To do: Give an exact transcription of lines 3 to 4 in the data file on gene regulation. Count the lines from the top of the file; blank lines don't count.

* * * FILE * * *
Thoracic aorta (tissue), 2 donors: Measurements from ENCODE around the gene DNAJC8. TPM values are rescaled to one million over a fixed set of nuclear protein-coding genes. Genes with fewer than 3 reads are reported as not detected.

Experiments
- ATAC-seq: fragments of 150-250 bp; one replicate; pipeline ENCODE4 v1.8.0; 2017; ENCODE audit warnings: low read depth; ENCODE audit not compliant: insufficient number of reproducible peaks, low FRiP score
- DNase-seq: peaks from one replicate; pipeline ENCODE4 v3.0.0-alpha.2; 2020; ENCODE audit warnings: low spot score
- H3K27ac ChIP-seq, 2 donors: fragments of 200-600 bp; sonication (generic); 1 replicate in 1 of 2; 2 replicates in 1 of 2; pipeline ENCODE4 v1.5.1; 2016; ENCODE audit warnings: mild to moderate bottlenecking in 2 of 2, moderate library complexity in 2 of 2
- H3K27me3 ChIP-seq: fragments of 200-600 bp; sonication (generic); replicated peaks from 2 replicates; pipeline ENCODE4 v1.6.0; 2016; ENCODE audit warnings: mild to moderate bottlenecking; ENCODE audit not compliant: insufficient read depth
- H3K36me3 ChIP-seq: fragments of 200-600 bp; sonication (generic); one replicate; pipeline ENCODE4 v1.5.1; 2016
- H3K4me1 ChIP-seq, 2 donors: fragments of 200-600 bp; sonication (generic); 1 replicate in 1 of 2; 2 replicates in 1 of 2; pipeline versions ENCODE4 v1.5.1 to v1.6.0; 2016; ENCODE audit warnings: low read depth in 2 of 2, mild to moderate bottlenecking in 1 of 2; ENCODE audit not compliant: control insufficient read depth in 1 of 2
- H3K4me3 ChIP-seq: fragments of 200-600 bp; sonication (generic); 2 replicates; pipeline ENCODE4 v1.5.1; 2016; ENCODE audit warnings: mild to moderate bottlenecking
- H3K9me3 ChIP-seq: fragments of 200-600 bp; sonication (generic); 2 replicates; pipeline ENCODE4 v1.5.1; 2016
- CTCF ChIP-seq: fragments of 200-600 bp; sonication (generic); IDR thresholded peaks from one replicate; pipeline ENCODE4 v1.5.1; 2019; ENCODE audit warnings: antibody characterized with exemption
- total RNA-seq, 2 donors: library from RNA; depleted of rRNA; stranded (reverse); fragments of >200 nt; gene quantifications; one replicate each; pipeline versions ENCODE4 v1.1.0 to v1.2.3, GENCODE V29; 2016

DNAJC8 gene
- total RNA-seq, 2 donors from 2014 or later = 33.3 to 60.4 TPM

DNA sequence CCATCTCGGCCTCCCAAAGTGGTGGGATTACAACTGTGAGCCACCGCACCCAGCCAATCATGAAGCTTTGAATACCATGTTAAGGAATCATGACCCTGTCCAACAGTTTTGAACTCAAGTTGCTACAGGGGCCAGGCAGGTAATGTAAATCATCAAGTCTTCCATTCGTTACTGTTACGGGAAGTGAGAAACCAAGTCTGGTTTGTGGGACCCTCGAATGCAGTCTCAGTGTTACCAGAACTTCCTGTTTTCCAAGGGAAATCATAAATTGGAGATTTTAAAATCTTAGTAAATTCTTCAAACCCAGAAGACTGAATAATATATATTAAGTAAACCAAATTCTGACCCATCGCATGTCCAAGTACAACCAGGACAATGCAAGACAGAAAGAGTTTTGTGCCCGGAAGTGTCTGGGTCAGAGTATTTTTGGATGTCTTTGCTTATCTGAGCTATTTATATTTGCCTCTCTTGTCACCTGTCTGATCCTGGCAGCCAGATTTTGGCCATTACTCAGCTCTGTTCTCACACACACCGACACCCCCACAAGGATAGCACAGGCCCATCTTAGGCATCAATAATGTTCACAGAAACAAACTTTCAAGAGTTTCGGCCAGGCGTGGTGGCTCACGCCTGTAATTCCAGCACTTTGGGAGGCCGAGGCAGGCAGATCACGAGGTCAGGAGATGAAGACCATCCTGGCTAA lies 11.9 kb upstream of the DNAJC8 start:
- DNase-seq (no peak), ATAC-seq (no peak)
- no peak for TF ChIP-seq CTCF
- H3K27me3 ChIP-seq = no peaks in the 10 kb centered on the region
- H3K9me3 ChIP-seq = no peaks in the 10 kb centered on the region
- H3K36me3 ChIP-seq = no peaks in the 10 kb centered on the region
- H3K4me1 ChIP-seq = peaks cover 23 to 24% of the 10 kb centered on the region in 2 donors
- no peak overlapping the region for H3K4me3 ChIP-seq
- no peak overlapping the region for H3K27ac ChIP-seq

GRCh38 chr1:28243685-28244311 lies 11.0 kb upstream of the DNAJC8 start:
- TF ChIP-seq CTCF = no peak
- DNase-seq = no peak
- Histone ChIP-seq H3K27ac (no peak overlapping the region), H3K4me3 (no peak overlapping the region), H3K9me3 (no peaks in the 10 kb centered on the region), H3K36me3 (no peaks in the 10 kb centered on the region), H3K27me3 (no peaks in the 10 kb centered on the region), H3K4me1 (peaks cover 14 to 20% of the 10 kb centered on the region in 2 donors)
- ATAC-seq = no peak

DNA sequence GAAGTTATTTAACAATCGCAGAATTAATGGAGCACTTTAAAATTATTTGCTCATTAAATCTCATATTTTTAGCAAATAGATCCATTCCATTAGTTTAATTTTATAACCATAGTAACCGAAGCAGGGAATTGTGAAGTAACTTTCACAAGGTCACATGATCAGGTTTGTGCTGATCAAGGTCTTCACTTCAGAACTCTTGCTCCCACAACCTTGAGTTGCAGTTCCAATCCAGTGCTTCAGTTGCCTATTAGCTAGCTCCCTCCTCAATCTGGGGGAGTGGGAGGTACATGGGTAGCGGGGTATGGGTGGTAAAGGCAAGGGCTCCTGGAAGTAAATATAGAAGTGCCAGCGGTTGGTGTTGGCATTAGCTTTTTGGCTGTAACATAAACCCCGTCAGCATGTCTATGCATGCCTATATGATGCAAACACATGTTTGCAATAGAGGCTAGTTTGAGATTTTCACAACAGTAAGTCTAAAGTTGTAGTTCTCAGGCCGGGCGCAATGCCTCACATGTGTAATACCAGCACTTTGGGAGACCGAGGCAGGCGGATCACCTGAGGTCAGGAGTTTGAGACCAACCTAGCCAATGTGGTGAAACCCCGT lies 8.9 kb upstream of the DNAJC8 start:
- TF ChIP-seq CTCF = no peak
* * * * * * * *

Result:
- ATAC-seq: fragments of 150-250 bp; one replicate; pipeline ENCODE4 v1.8.0; 2017; ENCODE audit warnings: low read depth; ENCODE audit not compliant: insufficient number of reproducible peaks, low FRiP score
- DNase-seq: peaks from one replicate; pipeline ENCODE4 v3.0.0-alpha.2; 2020; ENCODE audit warnings: low spot score